Monday, June 15, 2009

11 Things Most People Don't Know About Ché Guevara

It seems the days of the classic "revolutionary" figure are over for now. Today revolting often implies putting a controversial bumper sticker on your car, or wearing a t-shirt with a political a message on it, as well as creating and signing petitions, and sending out mass emails etc... One aspect of Ernesto "Ché" Guevara that's intriguing to the western world is what he represents. Ché represents things that most people in our comfortable society are to chickenshit to do. But, this shows progress, because revolutions in Ché's time were mainly fought with weapons (and that wasn't long ago but things are changing fast). If man is to progress it's only logical that the new battles increasingly be fought with strategy and intelligence.

Ché Guevara is loved and loathed at the same time. Here is a list of lesser known facts about Ché.

Mr. Lynch

The name "Ché Guevara" is the icon of icons for freedom fighting. But Ché’s birth name was Ernesto Lynch. It makes one wonder how much of an effect a name has on ones life? (Quite a bit I think. Change your name to Hitler and you'll see what I mean.) His surname comes from the fact that his family was half Irish. Ernesto Lynch is pictured above at the age of 22.

Stinky Ché

Ché Guevara as a youth was nicknamed “Chancho” (pig) because of his bathing habits (or lack thereof) and the fact that he proudly wore a “weekly shirt” – ie, a shirt he changed once a week. All through his life people commented on his smelliness

Geeky Ché

This is a photo of Ché's fake passport. He shaved his head to look like a bald man, and changed his name to gain entry into what would ultimately be Bolivia. The country he was executed in. He had to go into an airport restroom to re-shave because stubble was starting to show on his head.

Guevara was quite geeky. He loved playing Chéss :-) and even entered local tournaments. In between hanging out with his chess buddies, Ernesto would read poetry which he loved with a passion. His favorite subjects at school were mathematics and engineering. If he were a teenager today he would be really into computers, Lord of the Rings, Star Wars, and Indy Music.

Irish Ché

Though Guevara is best remembered for his actions in Cuba, he was actually born in Argentina to wealthy parents and he never became a Cuban citizen. When he was born, his father said “the first thing to note is that in my son’s veins flowed the blood of the Irish rebels.”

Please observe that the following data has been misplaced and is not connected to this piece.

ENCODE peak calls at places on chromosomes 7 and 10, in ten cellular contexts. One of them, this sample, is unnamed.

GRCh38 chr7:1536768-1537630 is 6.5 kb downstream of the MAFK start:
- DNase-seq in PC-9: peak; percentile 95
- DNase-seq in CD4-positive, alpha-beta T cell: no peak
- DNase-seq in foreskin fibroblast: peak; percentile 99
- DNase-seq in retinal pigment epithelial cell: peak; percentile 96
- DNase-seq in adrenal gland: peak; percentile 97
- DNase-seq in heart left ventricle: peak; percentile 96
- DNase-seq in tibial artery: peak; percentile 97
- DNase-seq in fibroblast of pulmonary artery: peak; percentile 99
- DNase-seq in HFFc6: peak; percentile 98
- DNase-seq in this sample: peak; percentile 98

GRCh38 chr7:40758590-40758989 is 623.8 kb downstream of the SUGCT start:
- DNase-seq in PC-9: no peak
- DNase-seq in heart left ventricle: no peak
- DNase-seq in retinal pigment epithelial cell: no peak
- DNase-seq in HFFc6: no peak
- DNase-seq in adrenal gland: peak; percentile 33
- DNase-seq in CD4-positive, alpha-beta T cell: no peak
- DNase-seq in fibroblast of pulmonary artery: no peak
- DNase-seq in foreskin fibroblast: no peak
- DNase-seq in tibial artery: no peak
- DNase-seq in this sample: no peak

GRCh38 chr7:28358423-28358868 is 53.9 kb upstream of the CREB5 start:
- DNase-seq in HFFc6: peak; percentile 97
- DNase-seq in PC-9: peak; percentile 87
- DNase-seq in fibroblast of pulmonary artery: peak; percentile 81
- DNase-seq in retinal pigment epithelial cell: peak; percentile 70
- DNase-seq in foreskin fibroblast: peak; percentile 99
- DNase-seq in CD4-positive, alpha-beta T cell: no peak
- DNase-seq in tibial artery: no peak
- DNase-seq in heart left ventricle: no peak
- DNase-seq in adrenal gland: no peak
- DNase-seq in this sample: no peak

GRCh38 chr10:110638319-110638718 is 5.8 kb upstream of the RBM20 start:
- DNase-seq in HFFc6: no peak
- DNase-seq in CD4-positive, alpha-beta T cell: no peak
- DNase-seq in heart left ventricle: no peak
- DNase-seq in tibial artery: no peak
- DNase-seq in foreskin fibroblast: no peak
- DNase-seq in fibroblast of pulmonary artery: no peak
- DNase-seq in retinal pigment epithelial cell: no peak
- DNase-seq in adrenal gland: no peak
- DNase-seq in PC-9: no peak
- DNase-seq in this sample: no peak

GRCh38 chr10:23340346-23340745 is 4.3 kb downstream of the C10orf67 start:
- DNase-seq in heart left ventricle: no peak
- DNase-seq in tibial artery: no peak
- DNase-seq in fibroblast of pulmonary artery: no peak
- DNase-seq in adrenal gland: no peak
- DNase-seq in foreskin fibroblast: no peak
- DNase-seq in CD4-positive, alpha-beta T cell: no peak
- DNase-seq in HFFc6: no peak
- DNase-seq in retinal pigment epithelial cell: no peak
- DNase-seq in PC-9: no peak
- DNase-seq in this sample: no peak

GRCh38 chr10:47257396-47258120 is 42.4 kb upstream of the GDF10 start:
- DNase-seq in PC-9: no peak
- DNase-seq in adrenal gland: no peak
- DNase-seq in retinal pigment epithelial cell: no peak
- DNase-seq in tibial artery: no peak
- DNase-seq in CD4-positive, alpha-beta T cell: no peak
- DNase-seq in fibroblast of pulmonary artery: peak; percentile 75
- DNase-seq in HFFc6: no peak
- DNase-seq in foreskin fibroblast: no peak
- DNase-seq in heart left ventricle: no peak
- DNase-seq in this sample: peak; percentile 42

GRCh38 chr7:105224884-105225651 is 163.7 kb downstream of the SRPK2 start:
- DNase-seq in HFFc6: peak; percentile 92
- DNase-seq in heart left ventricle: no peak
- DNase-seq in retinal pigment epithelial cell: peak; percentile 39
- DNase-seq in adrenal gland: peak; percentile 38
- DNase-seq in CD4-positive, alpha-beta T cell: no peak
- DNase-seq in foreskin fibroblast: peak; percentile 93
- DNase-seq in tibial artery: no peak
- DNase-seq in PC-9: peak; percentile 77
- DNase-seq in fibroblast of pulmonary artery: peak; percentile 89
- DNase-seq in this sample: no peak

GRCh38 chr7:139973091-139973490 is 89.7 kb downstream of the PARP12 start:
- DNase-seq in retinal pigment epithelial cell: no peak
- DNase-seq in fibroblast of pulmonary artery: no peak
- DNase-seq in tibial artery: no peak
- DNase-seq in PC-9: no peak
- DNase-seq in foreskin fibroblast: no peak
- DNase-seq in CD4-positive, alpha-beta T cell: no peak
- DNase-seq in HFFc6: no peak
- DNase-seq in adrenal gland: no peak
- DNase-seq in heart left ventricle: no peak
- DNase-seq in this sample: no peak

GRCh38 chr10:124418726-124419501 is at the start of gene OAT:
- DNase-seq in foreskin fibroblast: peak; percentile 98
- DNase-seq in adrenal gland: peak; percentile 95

Dr. Ché

In June of 1953, Guevara completed his medical studies and graduated as Doctor Ernesto Guevara. While studying he was particularly interested in Leprosy.

Ché in New York

In 1964, Guevara traveled to the United States to give a speech to the United Nations in New York. You can watch a portion of it in the video clip above. Whilst there he condemned the US for their racial segregation policies: “Those who kill their own children and discriminate daily against them because of the color of their skin; those who let the murderers of blacks remain free, protecting them, and furthermore punishing the black population because they demand their legitimate rights as free men — how can those who do this consider themselves guardians of freedom?”

Ché Had Five Children

Ché had one child with his first wife, Hilda Gadea, a daughter who was born in Mexico City on February 15, 1956, and he had four children with his second wife, the revolutionary Aleida March. Pictured above is Camilo – Che’s son.

Ché's Hands Were Cut Off

After his execution, a military doctor amputated Che’s hands. Bolivian army officers transferred Guevara’s body to an undisclosed location and refused to reveal whether his remains had been buried or cremated. The hands were preserved in formaldehyde to be sent to Buenos Aires for fingerprint identification. (His fingerprints were on file with the Argentine police.) They were later sent to Cuba. (That's fawked up huh?)

Ché's Rolling In His Grave

The high-contrast monochrome graphic of Ché's face has become one of the world’s most universally merchandised and objectified images, found on an endless array of items, including t-shirts, hats, posters, tattoos, wallets, purses, necklaces etc... Ironically contributing to the consumer culture he despised. The original image was snapped at a memorial service by newspaper photographer Alberto Korda. At the time, only Korda thought highly of the shot, and hung the picture on his wall, where it stayed until an Italian journalist saw it, and asked if he could have it. Korda obliged.

Ché's Money

Guevara remains a beloved national hero to many in Cuba, where his image adorns the $3 Cuban Peso. In his native homeland of Argentina, where high schools bear his name, numerous Che museums dot the country, and in 2008 a 12 foot bronze statue of him was unveiled in his birth city of Rosario.

St. Ché

Guevara has been sanctified by some Bolivian farm workers as “Saint Ernesto”, to whom they pray for assistance. The Catholic Church does not consider Guevara to be a saint and strongly opposes the adulation of him.


  1. Anonymous12:37 AM

    Most people didn't know he was a medical doctor? Sure about that? Oh, and he actually did become a Cuban citizen, dumbass.

  2. Anonymous11:12 PM

    Forgot to mention he executed 500 people without trial, including boys as young as 14 years old.